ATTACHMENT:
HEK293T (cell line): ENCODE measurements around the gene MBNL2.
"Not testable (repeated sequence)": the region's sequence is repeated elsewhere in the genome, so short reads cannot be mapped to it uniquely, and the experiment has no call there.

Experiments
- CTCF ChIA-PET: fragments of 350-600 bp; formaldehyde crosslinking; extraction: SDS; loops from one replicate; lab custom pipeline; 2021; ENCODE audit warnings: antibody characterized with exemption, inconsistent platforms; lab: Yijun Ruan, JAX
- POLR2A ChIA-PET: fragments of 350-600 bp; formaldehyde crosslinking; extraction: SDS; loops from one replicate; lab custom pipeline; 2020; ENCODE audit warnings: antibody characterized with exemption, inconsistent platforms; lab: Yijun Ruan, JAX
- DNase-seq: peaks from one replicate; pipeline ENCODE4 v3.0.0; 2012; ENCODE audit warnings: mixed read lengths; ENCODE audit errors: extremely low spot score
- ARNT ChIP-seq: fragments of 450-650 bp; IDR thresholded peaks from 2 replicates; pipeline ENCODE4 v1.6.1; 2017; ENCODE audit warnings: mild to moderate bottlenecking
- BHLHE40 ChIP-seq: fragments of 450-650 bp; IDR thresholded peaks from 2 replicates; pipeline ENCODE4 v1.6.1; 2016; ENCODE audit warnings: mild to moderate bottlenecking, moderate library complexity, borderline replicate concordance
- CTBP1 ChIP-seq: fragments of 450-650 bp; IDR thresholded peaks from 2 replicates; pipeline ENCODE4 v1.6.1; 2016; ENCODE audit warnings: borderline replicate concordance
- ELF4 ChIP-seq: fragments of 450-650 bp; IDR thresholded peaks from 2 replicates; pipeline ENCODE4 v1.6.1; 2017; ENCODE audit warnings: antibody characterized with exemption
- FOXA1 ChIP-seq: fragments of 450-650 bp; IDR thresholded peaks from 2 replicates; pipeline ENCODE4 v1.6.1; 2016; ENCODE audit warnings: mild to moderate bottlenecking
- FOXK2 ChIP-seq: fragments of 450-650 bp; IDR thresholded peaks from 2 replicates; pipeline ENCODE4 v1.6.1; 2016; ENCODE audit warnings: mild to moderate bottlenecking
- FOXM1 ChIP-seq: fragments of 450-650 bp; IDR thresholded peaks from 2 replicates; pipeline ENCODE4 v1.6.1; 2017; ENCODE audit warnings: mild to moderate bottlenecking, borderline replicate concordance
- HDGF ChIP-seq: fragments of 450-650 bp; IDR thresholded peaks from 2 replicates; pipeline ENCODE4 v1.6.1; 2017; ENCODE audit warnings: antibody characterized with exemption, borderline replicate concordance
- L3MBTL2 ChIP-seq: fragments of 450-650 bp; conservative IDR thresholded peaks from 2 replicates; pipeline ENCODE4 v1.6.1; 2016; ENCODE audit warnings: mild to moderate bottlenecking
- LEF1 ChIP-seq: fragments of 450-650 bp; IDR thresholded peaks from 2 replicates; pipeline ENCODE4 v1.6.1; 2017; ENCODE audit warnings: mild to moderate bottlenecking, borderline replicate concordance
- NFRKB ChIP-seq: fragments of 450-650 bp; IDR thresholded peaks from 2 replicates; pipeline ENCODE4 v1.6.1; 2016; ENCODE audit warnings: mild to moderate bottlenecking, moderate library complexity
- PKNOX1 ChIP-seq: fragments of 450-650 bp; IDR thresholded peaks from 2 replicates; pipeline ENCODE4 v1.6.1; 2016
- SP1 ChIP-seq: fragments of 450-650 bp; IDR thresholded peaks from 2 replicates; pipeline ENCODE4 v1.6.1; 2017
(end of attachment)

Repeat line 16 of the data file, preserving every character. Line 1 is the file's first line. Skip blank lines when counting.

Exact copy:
- LEF1 ChIP-seq: fragments of 450-650 bp; IDR thresholded peaks from 2 replicates; pipeline ENCODE4 v1.6.1; 2017; ENCODE audit warnings: mild to moderate bottlenecking, borderline replicate concordance